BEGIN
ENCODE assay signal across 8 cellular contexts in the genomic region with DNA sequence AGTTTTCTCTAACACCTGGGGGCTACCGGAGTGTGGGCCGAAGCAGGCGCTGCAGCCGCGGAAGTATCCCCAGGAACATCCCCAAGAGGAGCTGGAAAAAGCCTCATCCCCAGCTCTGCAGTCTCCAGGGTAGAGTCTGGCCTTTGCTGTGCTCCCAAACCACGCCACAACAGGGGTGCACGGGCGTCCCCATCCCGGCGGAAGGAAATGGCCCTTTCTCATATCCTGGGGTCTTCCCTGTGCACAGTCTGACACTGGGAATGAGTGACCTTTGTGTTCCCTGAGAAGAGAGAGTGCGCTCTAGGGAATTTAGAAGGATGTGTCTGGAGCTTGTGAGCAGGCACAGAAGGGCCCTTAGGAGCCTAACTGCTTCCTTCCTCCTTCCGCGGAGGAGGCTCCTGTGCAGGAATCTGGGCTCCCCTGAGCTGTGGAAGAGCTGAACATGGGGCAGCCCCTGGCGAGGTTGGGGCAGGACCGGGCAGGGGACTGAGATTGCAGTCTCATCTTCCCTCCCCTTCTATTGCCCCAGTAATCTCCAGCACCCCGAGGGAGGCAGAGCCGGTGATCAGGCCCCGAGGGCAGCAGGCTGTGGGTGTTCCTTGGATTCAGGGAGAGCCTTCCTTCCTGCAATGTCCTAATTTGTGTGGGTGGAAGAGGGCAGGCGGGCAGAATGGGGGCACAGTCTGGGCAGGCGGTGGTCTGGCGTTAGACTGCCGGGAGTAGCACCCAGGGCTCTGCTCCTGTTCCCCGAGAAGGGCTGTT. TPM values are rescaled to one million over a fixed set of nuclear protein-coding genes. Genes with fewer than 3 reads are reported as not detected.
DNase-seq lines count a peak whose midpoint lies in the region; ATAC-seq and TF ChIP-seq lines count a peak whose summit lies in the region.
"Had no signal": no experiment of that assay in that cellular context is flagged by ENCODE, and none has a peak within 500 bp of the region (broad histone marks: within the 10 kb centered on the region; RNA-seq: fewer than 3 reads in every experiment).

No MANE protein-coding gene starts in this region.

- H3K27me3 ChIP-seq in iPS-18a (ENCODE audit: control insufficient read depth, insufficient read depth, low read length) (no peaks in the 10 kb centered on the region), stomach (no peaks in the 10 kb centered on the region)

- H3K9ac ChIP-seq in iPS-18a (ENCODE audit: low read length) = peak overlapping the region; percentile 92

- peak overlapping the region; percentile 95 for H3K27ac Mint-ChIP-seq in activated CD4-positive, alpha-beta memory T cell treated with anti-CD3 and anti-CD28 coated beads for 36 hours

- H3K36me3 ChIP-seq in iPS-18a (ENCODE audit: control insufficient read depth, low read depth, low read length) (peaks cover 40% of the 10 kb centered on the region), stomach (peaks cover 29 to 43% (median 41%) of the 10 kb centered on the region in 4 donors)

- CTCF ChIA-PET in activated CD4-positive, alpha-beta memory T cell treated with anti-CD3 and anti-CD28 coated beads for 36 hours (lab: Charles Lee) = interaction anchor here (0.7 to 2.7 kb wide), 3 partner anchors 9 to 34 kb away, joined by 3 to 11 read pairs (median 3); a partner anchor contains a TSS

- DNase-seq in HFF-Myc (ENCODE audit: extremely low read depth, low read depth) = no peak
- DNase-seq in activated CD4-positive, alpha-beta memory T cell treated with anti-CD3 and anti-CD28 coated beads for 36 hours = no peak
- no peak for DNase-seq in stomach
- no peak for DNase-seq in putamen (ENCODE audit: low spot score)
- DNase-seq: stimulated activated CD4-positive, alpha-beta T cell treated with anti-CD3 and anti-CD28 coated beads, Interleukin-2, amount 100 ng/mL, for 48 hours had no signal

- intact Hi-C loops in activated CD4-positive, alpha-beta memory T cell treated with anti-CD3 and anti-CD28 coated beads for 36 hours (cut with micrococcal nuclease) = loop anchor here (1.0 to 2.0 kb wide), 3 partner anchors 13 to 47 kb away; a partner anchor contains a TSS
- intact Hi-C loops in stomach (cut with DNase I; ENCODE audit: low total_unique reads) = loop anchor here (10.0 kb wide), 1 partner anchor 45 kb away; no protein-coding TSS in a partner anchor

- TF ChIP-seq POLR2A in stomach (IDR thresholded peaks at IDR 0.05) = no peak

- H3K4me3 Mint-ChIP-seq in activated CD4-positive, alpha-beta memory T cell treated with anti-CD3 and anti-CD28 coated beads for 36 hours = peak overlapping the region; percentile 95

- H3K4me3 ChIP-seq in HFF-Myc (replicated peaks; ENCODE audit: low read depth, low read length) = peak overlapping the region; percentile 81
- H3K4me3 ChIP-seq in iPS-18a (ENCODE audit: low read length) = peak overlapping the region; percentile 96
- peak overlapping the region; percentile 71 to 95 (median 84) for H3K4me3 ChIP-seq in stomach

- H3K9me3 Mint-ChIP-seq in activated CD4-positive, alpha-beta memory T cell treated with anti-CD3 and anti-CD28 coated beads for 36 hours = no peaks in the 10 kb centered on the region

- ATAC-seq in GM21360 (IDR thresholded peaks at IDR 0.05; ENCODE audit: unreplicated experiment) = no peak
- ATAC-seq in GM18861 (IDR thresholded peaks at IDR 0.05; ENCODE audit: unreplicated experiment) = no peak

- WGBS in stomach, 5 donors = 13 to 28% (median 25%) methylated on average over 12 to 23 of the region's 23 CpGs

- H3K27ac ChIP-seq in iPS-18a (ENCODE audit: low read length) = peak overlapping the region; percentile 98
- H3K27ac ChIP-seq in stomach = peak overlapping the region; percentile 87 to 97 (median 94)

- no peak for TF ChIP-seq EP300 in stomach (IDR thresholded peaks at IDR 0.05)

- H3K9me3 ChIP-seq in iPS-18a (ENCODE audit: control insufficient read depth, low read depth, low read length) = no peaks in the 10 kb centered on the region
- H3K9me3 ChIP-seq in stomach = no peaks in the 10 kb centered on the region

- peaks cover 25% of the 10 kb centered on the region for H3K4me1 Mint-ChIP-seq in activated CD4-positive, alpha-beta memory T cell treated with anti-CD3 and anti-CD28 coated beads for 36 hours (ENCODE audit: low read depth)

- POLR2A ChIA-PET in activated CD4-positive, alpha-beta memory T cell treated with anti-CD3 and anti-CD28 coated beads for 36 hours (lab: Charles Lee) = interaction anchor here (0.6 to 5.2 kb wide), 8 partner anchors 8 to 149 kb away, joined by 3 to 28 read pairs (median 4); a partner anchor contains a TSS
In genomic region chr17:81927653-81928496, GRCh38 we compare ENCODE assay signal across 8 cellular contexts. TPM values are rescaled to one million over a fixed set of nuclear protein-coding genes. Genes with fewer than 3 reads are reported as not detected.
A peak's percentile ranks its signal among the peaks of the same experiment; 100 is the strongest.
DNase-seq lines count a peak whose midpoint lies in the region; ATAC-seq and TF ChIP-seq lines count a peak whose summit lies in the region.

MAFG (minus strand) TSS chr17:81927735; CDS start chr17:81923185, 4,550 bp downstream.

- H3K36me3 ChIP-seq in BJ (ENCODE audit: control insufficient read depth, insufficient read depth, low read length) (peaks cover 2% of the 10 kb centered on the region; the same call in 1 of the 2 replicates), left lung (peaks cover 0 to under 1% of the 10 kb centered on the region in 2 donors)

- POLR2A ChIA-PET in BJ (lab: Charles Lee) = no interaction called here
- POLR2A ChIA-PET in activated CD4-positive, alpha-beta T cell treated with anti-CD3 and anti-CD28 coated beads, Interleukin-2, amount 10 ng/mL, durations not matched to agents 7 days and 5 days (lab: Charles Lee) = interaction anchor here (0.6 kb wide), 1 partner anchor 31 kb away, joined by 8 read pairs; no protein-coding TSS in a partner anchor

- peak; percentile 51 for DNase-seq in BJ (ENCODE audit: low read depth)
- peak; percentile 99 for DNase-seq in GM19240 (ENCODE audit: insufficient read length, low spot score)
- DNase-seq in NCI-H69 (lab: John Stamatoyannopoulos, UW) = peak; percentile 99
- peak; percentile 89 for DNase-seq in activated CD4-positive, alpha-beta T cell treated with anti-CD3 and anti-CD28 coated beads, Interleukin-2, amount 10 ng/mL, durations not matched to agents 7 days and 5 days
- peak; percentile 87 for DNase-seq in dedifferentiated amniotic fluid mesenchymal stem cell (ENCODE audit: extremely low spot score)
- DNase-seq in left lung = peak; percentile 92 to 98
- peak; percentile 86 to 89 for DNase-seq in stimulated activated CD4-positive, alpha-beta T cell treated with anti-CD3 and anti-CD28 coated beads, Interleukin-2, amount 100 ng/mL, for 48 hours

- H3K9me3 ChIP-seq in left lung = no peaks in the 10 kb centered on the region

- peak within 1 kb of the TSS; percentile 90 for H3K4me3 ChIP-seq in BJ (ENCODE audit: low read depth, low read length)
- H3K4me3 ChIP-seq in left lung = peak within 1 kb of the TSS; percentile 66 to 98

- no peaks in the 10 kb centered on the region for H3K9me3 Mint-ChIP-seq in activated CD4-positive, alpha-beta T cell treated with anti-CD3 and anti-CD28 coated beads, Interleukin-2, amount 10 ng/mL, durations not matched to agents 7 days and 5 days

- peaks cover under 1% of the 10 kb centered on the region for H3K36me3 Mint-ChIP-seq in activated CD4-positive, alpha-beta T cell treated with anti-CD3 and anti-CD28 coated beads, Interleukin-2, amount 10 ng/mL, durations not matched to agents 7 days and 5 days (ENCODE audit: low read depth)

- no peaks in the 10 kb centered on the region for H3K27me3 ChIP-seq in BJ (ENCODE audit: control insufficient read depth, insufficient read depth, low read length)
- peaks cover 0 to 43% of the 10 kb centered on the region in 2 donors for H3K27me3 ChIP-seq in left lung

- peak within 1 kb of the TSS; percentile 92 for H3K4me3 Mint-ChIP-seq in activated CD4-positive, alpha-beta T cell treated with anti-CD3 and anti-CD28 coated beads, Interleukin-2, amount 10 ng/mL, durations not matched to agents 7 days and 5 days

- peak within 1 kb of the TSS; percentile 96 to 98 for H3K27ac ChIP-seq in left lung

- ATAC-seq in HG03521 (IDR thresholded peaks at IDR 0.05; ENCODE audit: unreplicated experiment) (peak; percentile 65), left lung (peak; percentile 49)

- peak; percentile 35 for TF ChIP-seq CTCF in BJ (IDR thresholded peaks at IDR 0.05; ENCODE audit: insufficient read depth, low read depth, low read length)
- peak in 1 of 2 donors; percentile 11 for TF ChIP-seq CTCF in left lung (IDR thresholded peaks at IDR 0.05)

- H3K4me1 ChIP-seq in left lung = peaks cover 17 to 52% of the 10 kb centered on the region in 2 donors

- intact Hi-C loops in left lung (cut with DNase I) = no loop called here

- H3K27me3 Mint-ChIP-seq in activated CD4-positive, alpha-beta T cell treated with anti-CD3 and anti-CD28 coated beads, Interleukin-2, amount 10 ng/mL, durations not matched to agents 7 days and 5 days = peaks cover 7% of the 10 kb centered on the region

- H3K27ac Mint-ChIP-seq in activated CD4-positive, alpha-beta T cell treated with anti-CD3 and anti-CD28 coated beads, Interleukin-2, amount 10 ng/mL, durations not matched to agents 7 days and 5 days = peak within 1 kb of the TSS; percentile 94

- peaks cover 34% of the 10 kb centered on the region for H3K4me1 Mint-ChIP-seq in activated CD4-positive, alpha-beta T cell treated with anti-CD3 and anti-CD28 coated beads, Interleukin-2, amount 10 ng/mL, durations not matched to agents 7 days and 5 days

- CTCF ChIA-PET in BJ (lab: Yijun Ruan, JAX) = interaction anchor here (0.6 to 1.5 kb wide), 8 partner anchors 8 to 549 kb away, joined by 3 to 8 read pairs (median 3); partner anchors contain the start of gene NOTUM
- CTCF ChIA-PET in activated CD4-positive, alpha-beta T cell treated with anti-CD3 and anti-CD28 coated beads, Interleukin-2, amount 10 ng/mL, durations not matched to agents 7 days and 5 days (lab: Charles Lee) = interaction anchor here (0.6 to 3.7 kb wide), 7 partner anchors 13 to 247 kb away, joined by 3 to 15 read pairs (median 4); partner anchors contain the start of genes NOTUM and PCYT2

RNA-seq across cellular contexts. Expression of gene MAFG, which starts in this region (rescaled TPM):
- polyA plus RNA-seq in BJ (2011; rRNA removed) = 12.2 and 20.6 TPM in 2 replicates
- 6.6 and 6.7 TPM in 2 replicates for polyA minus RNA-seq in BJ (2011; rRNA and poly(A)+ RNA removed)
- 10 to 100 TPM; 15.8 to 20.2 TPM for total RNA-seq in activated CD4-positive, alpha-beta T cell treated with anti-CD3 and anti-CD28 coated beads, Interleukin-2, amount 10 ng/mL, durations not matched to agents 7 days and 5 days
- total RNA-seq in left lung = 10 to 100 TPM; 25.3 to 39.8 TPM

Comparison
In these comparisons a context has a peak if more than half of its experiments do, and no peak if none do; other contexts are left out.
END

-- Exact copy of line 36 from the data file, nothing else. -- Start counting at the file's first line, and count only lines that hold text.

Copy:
MAFG (minus strand) TSS chr17:81927735; CDS start chr17:81923185, 4,550 bp downstream.